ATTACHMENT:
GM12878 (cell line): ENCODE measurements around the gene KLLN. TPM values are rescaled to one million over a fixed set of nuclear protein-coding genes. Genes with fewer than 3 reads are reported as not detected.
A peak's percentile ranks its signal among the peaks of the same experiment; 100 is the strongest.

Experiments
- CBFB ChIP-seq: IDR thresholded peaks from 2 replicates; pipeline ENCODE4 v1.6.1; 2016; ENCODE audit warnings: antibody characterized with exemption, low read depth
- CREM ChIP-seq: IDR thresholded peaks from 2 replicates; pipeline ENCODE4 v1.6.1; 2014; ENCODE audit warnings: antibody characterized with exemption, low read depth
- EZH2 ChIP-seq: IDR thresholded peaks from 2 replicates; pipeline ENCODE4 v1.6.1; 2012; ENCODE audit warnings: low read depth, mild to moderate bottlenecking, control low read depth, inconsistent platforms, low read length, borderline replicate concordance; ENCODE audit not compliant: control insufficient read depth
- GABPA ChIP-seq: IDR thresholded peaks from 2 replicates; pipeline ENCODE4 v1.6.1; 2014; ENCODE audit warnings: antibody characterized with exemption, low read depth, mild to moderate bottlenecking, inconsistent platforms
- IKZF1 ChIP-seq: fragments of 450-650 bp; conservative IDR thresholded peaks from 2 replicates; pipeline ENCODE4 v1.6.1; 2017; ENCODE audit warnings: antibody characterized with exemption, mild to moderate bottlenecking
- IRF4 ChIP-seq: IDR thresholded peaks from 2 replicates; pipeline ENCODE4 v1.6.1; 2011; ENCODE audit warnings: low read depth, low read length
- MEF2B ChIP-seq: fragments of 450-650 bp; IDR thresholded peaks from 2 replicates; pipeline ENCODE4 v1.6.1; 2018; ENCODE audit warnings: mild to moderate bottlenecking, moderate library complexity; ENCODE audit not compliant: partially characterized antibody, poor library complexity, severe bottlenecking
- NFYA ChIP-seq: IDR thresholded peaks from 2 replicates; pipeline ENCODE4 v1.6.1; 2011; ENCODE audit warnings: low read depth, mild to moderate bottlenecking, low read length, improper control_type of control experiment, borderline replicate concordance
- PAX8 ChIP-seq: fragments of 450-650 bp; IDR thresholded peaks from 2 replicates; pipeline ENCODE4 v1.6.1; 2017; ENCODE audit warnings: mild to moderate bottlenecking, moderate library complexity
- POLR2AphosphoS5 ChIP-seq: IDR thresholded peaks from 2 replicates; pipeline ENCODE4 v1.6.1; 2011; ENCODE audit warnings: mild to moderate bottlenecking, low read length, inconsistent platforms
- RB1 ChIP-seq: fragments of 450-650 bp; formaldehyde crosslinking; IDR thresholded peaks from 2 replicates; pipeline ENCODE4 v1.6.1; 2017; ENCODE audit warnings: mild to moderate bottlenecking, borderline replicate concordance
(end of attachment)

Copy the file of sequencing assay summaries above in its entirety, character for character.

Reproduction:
GM12878 (cell line): ENCODE measurements around the gene KLLN. TPM values are rescaled to one million over a fixed set of nuclear protein-coding genes. Genes with fewer than 3 reads are reported as not detected.
A peak's percentile ranks its signal among the peaks of the same experiment; 100 is the strongest.

Experiments
- CBFB ChIP-seq: IDR thresholded peaks from 2 replicates; pipeline ENCODE4 v1.6.1; 2016; ENCODE audit warnings: antibody characterized with exemption, low read depth
- CREM ChIP-seq: IDR thresholded peaks from 2 replicates; pipeline ENCODE4 v1.6.1; 2014; ENCODE audit warnings: antibody characterized with exemption, low read depth
- EZH2 ChIP-seq: IDR thresholded peaks from 2 replicates; pipeline ENCODE4 v1.6.1; 2012; ENCODE audit warnings: low read depth, mild to moderate bottlenecking, control low read depth, inconsistent platforms, low read length, borderline replicate concordance; ENCODE audit not compliant: control insufficient read depth
- GABPA ChIP-seq: IDR thresholded peaks from 2 replicates; pipeline ENCODE4 v1.6.1; 2014; ENCODE audit warnings: antibody characterized with exemption, low read depth, mild to moderate bottlenecking, inconsistent platforms
- IKZF1 ChIP-seq: fragments of 450-650 bp; conservative IDR thresholded peaks from 2 replicates; pipeline ENCODE4 v1.6.1; 2017; ENCODE audit warnings: antibody characterized with exemption, mild to moderate bottlenecking
- IRF4 ChIP-seq: IDR thresholded peaks from 2 replicates; pipeline ENCODE4 v1.6.1; 2011; ENCODE audit warnings: low read depth, low read length
- MEF2B ChIP-seq: fragments of 450-650 bp; IDR thresholded peaks from 2 replicates; pipeline ENCODE4 v1.6.1; 2018; ENCODE audit warnings: mild to moderate bottlenecking, moderate library complexity; ENCODE audit not compliant: partially characterized antibody, poor library complexity, severe bottlenecking
- NFYA ChIP-seq: IDR thresholded peaks from 2 replicates; pipeline ENCODE4 v1.6.1; 2011; ENCODE audit warnings: low read depth, mild to moderate bottlenecking, low read length, improper control_type of control experiment, borderline replicate concordance
- PAX8 ChIP-seq: fragments of 450-650 bp; IDR thresholded peaks from 2 replicates; pipeline ENCODE4 v1.6.1; 2017; ENCODE audit warnings: mild to moderate bottlenecking, moderate library complexity
- POLR2AphosphoS5 ChIP-seq: IDR thresholded peaks from 2 replicates; pipeline ENCODE4 v1.6.1; 2011; ENCODE audit warnings: mild to moderate bottlenecking, low read length, inconsistent platforms
- RB1 ChIP-seq: fragments of 450-650 bp; formaldehyde crosslinking; IDR thresholded peaks from 2 replicates; pipeline ENCODE4 v1.6.1; 2017; ENCODE audit warnings: mild to moderate bottlenecking, borderline replicate concordance